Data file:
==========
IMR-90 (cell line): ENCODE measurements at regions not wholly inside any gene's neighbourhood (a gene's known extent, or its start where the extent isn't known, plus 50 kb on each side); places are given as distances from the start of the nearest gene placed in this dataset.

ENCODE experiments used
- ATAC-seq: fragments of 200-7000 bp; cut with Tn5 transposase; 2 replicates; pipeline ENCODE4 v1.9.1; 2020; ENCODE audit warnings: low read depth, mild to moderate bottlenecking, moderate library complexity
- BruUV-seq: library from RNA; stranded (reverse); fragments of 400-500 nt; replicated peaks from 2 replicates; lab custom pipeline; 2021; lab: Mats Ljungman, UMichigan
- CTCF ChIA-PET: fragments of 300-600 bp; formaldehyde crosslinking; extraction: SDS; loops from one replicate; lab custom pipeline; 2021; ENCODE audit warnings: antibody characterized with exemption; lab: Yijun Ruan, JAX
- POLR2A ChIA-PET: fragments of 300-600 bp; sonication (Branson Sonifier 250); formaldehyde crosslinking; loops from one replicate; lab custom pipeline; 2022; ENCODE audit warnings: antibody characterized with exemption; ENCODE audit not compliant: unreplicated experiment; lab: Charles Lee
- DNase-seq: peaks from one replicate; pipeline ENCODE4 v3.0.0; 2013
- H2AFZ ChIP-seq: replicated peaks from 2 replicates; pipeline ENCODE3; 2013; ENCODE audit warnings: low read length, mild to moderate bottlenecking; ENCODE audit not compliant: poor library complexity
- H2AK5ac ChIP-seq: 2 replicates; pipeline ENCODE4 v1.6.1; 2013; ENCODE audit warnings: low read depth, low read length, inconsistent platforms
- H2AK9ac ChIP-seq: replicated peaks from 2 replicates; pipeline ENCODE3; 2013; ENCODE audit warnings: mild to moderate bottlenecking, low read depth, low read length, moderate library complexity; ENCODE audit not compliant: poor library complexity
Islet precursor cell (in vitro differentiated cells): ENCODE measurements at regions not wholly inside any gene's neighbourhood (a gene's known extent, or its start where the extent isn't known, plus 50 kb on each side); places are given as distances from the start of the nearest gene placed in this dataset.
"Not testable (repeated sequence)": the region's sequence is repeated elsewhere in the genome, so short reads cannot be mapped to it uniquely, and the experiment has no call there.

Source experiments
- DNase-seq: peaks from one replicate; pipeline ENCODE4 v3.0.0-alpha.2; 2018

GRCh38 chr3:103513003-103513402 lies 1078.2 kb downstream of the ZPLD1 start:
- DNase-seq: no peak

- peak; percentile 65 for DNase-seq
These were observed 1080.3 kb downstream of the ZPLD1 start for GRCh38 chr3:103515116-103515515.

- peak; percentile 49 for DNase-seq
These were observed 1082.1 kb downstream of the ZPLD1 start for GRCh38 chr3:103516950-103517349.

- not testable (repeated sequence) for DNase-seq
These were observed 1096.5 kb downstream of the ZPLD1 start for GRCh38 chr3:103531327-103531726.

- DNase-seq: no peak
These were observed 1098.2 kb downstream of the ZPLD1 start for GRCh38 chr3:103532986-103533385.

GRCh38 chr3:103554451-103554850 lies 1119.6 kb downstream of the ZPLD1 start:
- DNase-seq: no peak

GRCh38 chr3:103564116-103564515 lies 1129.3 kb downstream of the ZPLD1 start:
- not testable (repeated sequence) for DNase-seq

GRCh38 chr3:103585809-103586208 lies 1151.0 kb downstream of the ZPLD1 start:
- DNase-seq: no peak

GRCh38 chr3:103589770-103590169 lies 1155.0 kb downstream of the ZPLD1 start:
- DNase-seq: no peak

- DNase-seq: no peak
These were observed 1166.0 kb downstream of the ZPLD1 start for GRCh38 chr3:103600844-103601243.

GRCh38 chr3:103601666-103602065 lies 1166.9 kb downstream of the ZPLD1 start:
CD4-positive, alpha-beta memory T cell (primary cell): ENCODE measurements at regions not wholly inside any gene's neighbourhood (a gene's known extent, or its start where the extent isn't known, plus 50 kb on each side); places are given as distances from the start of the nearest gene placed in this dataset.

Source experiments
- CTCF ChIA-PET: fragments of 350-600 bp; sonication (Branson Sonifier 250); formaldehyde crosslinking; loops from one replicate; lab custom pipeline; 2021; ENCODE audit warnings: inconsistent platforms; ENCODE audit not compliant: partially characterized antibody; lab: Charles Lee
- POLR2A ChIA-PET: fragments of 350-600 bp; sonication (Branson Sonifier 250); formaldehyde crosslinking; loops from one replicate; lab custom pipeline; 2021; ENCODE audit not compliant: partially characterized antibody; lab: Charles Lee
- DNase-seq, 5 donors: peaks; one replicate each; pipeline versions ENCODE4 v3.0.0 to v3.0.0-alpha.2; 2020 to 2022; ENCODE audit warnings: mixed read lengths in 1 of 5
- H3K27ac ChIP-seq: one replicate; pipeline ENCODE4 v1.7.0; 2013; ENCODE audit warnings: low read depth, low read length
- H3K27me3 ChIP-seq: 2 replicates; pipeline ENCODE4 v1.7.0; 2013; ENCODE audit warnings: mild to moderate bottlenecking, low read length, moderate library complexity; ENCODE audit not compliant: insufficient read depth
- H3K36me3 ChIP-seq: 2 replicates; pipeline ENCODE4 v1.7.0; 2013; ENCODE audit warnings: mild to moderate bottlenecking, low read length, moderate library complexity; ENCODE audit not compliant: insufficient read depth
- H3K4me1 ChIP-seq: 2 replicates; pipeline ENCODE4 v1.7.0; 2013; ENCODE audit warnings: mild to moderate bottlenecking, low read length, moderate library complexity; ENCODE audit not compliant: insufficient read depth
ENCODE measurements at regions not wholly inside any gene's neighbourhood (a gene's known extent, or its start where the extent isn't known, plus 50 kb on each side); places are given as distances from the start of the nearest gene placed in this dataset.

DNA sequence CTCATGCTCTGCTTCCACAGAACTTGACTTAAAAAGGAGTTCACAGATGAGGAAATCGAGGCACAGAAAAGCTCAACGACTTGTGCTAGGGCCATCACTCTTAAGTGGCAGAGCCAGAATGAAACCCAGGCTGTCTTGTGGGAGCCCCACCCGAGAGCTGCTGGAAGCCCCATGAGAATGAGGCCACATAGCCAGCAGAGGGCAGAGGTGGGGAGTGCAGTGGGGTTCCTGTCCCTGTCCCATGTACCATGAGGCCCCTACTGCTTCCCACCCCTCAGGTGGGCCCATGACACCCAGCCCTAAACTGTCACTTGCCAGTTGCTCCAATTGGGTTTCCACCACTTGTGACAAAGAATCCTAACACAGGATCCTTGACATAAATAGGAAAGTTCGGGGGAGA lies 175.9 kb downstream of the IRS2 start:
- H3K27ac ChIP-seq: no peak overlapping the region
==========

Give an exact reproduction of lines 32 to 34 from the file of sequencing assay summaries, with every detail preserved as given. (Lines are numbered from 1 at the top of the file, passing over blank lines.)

- DNase-seq: no peak

- DNase-seq: no peak
These were observed 1166.0 kb downstream of the ZPLD1 start for GRCh38 chr3:103600844-103601243.